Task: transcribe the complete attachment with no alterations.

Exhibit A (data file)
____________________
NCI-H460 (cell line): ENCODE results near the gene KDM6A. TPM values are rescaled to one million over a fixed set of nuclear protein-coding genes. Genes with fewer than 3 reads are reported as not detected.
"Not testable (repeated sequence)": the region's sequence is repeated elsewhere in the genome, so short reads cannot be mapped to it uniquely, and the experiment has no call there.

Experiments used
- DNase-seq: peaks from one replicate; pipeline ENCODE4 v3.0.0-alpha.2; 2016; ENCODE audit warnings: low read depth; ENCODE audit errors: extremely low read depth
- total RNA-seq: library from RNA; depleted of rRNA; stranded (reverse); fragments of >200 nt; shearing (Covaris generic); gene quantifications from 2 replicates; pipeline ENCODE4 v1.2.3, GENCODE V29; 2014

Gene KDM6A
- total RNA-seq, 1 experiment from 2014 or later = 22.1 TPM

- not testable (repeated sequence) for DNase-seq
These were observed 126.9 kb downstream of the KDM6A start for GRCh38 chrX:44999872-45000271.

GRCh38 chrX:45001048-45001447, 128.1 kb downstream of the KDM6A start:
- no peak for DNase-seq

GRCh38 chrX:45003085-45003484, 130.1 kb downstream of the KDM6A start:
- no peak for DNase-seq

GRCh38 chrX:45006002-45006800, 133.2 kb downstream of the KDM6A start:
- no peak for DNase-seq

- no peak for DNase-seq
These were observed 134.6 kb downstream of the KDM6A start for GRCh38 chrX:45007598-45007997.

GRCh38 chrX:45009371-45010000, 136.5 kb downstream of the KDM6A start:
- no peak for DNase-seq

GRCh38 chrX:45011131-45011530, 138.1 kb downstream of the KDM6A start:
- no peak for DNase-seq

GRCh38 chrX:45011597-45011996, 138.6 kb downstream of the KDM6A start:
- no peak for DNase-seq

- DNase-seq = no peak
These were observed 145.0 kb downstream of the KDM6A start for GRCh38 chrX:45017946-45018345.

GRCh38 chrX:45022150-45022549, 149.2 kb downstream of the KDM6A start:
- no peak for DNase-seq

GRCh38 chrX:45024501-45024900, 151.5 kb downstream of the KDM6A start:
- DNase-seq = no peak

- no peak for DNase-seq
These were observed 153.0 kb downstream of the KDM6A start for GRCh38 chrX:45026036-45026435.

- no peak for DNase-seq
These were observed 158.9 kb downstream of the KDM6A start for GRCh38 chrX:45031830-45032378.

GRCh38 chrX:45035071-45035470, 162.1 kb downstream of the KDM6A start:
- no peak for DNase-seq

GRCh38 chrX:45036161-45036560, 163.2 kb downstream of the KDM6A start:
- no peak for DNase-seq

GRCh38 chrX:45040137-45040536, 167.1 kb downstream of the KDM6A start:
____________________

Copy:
NCI-H460 (cell line): ENCODE results near the gene KDM6A. TPM values are rescaled to one million over a fixed set of nuclear protein-coding genes. Genes with fewer than 3 reads are reported as not detected.
"Not testable (repeated sequence)": the region's sequence is repeated elsewhere in the genome, so short reads cannot be mapped to it uniquely, and the experiment has no call there.

Experiments used
- DNase-seq: peaks from one replicate; pipeline ENCODE4 v3.0.0-alpha.2; 2016; ENCODE audit warnings: low read depth; ENCODE audit errors: extremely low read depth
- total RNA-seq: library from RNA; depleted of rRNA; stranded (reverse); fragments of >200 nt; shearing (Covaris generic); gene quantifications from 2 replicates; pipeline ENCODE4 v1.2.3, GENCODE V29; 2014

Gene KDM6A
- total RNA-seq, 1 experiment from 2014 or later = 22.1 TPM

- not testable (repeated sequence) for DNase-seq
These were observed 126.9 kb downstream of the KDM6A start for GRCh38 chrX:44999872-45000271.

GRCh38 chrX:45001048-45001447, 128.1 kb downstream of the KDM6A start:
- no peak for DNase-seq

GRCh38 chrX:45003085-45003484, 130.1 kb downstream of the KDM6A start:
- no peak for DNase-seq

GRCh38 chrX:45006002-45006800, 133.2 kb downstream of the KDM6A start:
- no peak for DNase-seq

- no peak for DNase-seq
These were observed 134.6 kb downstream of the KDM6A start for GRCh38 chrX:45007598-45007997.

GRCh38 chrX:45009371-45010000, 136.5 kb downstream of the KDM6A start:
- no peak for DNase-seq

GRCh38 chrX:45011131-45011530, 138.1 kb downstream of the KDM6A start:
- no peak for DNase-seq

GRCh38 chrX:45011597-45011996, 138.6 kb downstream of the KDM6A start:
- no peak for DNase-seq

- DNase-seq = no peak
These were observed 145.0 kb downstream of the KDM6A start for GRCh38 chrX:45017946-45018345.

GRCh38 chrX:45022150-45022549, 149.2 kb downstream of the KDM6A start:
- no peak for DNase-seq

GRCh38 chrX:45024501-45024900, 151.5 kb downstream of the KDM6A start:
- DNase-seq = no peak

- no peak for DNase-seq
These were observed 153.0 kb downstream of the KDM6A start for GRCh38 chrX:45026036-45026435.

- no peak for DNase-seq
These were observed 158.9 kb downstream of the KDM6A start for GRCh38 chrX:45031830-45032378.

GRCh38 chrX:45035071-45035470, 162.1 kb downstream of the KDM6A start:
- no peak for DNase-seq

GRCh38 chrX:45036161-45036560, 163.2 kb downstream of the KDM6A start:
- no peak for DNase-seq

GRCh38 chrX:45040137-45040536, 167.1 kb downstream of the KDM6A start: